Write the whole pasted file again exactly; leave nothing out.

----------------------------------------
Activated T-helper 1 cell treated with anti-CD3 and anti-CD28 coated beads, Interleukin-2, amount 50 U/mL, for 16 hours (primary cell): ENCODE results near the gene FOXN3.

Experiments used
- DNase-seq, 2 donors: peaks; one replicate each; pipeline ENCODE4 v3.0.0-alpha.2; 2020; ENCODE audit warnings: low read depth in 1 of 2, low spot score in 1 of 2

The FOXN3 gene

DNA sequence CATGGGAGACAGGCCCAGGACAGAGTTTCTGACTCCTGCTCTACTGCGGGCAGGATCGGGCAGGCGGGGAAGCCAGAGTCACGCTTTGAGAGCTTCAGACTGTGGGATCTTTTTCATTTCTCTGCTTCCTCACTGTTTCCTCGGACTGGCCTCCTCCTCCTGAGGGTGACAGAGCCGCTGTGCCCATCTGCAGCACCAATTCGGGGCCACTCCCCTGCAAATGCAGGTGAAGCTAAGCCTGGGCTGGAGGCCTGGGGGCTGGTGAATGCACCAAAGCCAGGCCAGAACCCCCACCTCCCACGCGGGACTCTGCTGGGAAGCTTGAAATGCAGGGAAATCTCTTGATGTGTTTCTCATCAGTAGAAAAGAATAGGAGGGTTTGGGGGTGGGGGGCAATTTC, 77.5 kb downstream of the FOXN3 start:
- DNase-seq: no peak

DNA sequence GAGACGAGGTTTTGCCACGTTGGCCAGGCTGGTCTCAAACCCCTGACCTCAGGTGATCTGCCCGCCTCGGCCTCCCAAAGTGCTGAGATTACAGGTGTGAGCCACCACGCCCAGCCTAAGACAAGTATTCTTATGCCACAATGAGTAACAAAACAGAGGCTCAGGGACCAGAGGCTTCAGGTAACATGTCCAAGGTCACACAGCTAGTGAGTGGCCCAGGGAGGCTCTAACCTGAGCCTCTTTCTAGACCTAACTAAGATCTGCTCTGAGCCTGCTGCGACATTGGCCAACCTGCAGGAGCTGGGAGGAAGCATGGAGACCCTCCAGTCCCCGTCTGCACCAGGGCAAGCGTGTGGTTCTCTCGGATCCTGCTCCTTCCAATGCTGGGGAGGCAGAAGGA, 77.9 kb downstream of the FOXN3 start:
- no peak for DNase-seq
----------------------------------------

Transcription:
Activated T-helper 1 cell treated with anti-CD3 and anti-CD28 coated beads, Interleukin-2, amount 50 U/mL, for 16 hours (primary cell): ENCODE results near the gene FOXN3.

Experiments used
- DNase-seq, 2 donors: peaks; one replicate each; pipeline ENCODE4 v3.0.0-alpha.2; 2020; ENCODE audit warnings: low read depth in 1 of 2, low spot score in 1 of 2

The FOXN3 gene

DNA sequence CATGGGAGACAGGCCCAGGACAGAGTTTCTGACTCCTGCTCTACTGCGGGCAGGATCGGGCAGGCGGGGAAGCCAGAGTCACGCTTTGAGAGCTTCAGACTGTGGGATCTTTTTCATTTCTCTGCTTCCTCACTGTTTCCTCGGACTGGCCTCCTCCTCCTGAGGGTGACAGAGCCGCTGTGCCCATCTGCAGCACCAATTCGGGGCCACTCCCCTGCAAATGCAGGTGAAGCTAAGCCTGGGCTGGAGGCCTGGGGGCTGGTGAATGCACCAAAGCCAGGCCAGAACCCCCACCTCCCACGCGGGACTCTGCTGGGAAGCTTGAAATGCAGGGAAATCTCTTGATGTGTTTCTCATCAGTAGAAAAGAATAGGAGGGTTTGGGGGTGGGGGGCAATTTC, 77.5 kb downstream of the FOXN3 start:
- DNase-seq: no peak

DNA sequence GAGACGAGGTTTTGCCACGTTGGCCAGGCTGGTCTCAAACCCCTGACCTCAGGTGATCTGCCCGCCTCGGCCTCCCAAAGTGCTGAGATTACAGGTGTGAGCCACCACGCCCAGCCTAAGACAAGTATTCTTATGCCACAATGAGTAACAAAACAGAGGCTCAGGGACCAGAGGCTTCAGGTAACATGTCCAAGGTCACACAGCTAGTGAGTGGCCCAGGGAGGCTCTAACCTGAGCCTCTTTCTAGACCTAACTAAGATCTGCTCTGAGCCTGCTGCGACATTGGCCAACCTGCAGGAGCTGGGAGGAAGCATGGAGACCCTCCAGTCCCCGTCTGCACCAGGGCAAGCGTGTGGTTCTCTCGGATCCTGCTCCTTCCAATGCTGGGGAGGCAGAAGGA, 77.9 kb downstream of the FOXN3 start:
- no peak for DNase-seq